New Guide Champions Greater Racial Equity in Detention Via Case Processing Reforms

Posted September 11, 2017, By the Annie E. Casey Foundation

A new Juvenile Detention Alternatives Initiative® practice guide explores how reducing unnecessary delays in case processing can safely decrease the number of youth in secure detention and eliminate racial, ethnic and gender disparities in detention.

Download the guide: Timely Justice: Improving JDAI Results Through Case Processing Reforms

As highlighted in JDAI at 25: Insights From the Annual Results Reports, the decline in detention populations across JDAI™ sites has largely been proportionate for youth of color and white youth. Yet, racial and ethnic disparities in detention have grown over time. Youth of color represent the vast majority of the detention population across the JDAI network and — absent a concerted and comprehensive effort — this inequity will only increase.

Timely Justice asserts that moving youth out of detention more quickly — beyond just focusing on detention admissions — is important for achieving greater racial equity in detention.

“Our single greatest challenge for JDAI is to advance racial and ethnic equity,” says Nate Balis, the director of the Annie E. Casey Foundation’s Juvenile Justice Strategy Group. “Case processing reforms can offer sites new pathways to address persistent disparities in the use of secure detention.”

Research and practical JDAI experiences show that case processing times vary in many places as a function of race, ethnicity or gender. More specifically:

  • Youth of color are arrested, detained, adjudicated, committed and transferred to adult courts at disproportionately higher rates than their white peers. Both the likelihood of confinement and lengths of stay increase as youth move more deeply into the system, so it follows that youth of color spend more time in detention than their white counterparts.
  • The increasing number of youth whose primary language is not English poses distinct challenges for timely case processing, including the need for interpreters. Moreover, determining a youth’s immigration status may delay resolution of the immediate delinquency charge.
  • Girls generally experience shorter stays in detention than boys but are far more likely to be detained for their own protection, such as when they are thought to be victims of the sex trade. Yet, in many jurisdictions, services for girls — especially those that address risk of sex trafficking, histories of trauma or propensity to run away — are frequently unavailable, causing lengthy delays in release from detention.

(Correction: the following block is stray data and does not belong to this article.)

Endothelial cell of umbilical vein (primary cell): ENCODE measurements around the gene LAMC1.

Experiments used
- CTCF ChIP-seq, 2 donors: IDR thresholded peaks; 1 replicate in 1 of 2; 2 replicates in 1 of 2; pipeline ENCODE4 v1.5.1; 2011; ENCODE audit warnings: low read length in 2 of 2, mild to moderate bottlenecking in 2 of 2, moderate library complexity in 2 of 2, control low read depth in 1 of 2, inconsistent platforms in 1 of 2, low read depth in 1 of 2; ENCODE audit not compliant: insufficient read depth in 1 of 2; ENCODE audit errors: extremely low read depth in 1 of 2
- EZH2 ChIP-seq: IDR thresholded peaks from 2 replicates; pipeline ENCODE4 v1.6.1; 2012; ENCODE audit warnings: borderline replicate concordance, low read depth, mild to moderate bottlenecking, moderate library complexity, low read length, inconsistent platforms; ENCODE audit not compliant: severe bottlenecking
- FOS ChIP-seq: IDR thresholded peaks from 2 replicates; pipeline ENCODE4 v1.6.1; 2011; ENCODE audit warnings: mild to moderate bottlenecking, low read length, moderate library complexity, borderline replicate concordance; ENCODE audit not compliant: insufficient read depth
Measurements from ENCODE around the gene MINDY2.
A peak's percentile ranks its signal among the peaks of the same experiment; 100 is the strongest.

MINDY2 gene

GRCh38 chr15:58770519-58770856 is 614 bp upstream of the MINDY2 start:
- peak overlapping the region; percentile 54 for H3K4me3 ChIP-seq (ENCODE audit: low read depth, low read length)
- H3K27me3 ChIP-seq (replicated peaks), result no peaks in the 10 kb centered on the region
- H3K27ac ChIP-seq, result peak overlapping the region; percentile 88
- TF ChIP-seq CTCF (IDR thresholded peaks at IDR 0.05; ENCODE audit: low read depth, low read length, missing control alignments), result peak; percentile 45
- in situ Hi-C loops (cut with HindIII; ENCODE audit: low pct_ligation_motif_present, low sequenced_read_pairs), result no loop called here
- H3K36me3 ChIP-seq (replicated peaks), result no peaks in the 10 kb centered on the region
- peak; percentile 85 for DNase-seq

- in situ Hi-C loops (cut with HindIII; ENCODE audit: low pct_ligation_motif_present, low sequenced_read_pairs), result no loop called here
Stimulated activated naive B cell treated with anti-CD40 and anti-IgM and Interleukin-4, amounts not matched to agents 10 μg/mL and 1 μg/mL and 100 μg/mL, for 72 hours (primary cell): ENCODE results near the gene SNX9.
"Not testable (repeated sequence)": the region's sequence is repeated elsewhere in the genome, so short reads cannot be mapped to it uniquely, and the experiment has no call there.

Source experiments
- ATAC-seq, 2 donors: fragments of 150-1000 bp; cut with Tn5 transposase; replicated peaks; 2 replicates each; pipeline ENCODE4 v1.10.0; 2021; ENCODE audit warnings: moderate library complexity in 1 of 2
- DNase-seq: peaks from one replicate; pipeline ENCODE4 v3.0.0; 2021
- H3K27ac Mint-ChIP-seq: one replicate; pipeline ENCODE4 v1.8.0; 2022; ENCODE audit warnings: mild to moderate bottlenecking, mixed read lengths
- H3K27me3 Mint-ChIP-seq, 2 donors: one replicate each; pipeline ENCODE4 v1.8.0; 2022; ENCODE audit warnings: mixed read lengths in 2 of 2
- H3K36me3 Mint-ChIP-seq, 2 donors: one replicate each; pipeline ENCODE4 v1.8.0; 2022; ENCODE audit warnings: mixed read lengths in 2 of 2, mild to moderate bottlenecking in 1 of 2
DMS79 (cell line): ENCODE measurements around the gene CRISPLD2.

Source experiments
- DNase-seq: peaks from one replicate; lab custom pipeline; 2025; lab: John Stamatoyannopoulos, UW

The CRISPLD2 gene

Regardless of why case processing times vary, sites that can identify the underlying obstacles and remedy them will likely reduce disparities related to how long youth stay in juvenile detention.

In addition to strategies for using case processing reforms to realize greater equity in detention, the practice guide provides:

  • recommendations for overcoming common obstacles and challenges to case processing reform, such as a dearth of data or chronic resource shortages;
  • effective approaches to achieving more timely justice, such as expediting new delinquency cases or weekly detention reviews by stakeholders from multiple agencies;
  • guidance on pinpointing opportunities to move cases more quickly; and
  • a checklist for case processing reform planning.

The guide also encourages system stakeholders to identify issues and opportunities and to exchange knowledge and actionable ideas that can get case processing reforms underway immediately.

Want to exchange ideas on juvenile justice reform? Join JDAIconnect.

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